Our lab conducts research on motivation and the self, broadly investigating the cultural and personal consequences of the human existential condition. With that goal in mind, our work touches on the consequences of humans’ awareness of their impermanence, freedom and autonomy, feelings of isolation, and strivings for a sense of meaning and significance.
Although not exclusively, much of our research utilizes terror management theory (TMT) as a vehicle. This theory initially addressed two relatively simple questions: Why do people have such a great need to feel good about themselves, and Why do people have so much trouble getting along with people who are culturally different from themselves?
Yet, since its inception in 1986, the theory has generated much empirical research into the nature of self-esteem motivation and prejudice as well as a host of other human social behaviors. To date, hundreds of studies conducted in over 20 countries, and on every continent, have explored topics ranging from creativity, to sports fandom, political leadership preferences, and health, and have examined self-esteem, aggression, stereotyping, needs for structure and meaning, depression and psychopathology (e.g., phobias, prone-ness to PTSD), political preferences, sexuality and attraction, romantic and interpersonal attachment, self-awareness, unconscious cognition, martyrdom, religious belief, group identification, disgust, human-nature relations, risk taking, and legal judgments, among many others.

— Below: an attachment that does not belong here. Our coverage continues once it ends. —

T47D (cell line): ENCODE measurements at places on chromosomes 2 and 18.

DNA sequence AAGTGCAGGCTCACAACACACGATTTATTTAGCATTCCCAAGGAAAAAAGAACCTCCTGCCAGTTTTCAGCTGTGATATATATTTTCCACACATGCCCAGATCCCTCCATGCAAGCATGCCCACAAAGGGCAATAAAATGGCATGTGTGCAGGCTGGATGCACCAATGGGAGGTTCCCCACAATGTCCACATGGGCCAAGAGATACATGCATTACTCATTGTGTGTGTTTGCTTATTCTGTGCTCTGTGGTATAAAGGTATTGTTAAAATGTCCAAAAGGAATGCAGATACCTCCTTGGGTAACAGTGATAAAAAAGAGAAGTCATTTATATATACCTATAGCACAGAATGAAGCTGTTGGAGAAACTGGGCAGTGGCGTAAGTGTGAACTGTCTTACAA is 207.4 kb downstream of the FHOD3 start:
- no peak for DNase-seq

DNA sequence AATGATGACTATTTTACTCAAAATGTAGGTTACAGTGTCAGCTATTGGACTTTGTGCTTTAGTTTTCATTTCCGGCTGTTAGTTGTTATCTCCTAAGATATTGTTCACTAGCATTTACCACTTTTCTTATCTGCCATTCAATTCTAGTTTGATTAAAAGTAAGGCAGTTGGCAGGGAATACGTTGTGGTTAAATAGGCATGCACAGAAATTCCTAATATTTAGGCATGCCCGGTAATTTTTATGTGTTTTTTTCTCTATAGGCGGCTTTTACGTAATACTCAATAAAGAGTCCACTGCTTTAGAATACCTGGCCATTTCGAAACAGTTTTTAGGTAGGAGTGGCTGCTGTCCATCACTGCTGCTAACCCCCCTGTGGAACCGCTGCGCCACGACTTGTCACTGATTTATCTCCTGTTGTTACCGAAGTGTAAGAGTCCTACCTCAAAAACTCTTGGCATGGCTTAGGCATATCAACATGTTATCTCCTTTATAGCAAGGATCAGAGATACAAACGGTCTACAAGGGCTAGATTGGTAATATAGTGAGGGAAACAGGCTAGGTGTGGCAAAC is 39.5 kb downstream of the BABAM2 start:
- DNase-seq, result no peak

Of late, our lab is particularly focused on trying to understand the role of such psychological mechanisms in:
- Growth vs. defensive orientations; or, how existential motivation can lead people to do socially helpful and/or personally fulfilling things, such as donate to charities, support their communities, engage in artistic and creative acts, feel happiness and meaning in life, and explore novel ideas and seek personal growth experiences.
- Religious and non-religious orientations; or, how existential motivation can potentially lead to expressions of religious faith under some conditions, but not others.
- Post-traumatic stress experiences; or, how existential motivation and well-being might be altered among people who have experienced severe stressors and other severe challenges to their previously-held cultural belief systems.
A related, albeit more minor, focus of our lab is directed at understanding the motivational consequences of the experience of freedom. Psychological science has learned much about how people perceiving restrictions on their freedom push back and assert themselves to regain their freedom (e.g., reactance). But on the other side of that coin, despite having been explored in great depth by existentialist philosophers, psychological science still knows relatively little about the possible motivational consequences of being faced with one’s own personal freedom.
We build on classic existential philosophy and psychological theory, and take the perspective that although people may sometimes ineffectively manage their freedom, under certain circumstances they may be motivated to manage their freedom by, for example, following social consensus or cultural norms, pre-empting opportunity for choice (e.g., via self-handicapping), or supporting certain forms of leadership. We are currently focused on further understanding the underlying motivational mechanisms and the overt social consequences associated with the freedom experience in consumer behavior, health decision-making, and political and workplace leadership preferences.